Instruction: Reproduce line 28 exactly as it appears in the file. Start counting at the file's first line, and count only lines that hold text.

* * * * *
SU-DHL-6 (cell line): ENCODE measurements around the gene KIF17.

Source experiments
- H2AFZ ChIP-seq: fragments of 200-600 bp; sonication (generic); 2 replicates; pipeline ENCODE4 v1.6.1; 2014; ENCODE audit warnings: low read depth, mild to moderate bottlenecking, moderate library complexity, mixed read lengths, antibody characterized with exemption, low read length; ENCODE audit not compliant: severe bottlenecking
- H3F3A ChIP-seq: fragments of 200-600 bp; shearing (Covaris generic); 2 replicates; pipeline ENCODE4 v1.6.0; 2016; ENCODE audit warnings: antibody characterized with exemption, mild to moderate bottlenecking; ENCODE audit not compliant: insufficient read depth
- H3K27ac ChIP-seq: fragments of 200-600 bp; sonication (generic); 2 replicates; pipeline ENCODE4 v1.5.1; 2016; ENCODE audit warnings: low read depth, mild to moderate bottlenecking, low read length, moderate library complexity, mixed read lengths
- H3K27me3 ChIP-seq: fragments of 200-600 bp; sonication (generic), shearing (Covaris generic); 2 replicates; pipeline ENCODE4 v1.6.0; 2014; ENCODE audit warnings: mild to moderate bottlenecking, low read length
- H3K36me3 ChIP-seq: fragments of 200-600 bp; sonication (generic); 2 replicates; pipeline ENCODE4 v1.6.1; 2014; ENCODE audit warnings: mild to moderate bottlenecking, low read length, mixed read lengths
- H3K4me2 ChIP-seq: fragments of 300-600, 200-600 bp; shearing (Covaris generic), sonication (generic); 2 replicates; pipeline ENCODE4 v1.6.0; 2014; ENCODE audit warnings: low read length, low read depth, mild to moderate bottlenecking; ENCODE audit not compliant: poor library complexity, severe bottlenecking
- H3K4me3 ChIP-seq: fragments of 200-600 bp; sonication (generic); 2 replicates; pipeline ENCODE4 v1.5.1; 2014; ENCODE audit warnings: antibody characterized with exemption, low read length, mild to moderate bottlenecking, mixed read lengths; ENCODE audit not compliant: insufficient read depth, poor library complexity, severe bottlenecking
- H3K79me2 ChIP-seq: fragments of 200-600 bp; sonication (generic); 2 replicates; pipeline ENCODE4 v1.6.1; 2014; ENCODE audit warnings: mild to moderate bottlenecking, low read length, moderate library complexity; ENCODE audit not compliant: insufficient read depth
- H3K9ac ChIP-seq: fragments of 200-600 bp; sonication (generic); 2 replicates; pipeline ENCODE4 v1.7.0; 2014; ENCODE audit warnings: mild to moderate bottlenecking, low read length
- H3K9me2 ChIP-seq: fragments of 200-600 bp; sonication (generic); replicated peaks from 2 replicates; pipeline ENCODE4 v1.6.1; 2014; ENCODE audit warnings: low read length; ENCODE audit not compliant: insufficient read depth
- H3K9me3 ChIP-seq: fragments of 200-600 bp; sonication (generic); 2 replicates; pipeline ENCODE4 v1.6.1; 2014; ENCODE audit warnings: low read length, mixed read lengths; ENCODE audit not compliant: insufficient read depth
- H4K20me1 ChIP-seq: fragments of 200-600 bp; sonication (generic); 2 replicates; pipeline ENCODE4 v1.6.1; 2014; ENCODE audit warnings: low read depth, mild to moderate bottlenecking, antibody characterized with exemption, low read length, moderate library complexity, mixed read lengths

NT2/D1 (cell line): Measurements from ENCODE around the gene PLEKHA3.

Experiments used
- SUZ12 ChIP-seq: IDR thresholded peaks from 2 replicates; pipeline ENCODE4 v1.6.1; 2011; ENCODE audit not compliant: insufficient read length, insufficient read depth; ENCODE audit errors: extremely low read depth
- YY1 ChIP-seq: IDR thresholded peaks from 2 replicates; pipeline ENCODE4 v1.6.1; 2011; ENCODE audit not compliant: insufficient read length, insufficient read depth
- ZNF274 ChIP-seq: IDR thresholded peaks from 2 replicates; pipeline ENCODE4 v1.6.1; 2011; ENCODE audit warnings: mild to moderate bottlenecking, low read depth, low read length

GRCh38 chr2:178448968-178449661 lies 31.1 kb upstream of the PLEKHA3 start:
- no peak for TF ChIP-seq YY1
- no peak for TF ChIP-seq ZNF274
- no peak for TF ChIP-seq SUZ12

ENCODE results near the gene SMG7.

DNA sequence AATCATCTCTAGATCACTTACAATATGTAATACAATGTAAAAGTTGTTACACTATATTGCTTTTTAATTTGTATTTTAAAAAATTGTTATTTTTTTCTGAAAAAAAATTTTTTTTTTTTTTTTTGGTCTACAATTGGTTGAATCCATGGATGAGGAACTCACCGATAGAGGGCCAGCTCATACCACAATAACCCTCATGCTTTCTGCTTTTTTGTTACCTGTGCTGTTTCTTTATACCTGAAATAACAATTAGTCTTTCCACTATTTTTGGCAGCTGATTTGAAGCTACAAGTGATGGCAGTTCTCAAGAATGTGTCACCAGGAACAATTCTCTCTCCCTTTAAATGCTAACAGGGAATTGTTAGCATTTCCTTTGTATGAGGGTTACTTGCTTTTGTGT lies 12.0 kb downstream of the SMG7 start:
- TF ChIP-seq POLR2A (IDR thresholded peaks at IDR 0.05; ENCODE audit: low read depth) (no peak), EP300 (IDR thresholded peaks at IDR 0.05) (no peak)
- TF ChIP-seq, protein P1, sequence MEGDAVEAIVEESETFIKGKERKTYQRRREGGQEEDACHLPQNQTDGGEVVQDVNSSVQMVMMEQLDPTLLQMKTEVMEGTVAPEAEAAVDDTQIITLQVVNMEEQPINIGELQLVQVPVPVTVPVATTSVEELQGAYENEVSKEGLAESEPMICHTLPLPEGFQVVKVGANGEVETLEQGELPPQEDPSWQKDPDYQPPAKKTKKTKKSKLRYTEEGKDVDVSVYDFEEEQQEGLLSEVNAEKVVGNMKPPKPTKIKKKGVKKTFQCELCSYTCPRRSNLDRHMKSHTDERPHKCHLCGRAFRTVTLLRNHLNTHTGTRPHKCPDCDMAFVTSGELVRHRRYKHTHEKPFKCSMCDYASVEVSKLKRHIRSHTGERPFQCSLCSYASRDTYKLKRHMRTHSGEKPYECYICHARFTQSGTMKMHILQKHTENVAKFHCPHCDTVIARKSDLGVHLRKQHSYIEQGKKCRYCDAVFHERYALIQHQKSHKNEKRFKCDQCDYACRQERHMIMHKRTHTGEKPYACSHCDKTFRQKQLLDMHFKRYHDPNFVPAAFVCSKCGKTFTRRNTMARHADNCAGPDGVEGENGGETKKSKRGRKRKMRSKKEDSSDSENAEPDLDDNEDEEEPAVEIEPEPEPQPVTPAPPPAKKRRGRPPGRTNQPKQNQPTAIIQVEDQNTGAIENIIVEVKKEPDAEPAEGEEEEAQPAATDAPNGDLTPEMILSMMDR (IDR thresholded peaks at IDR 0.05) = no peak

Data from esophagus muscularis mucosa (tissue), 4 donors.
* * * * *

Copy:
Data from esophagus muscularis mucosa (tissue), 4 donors.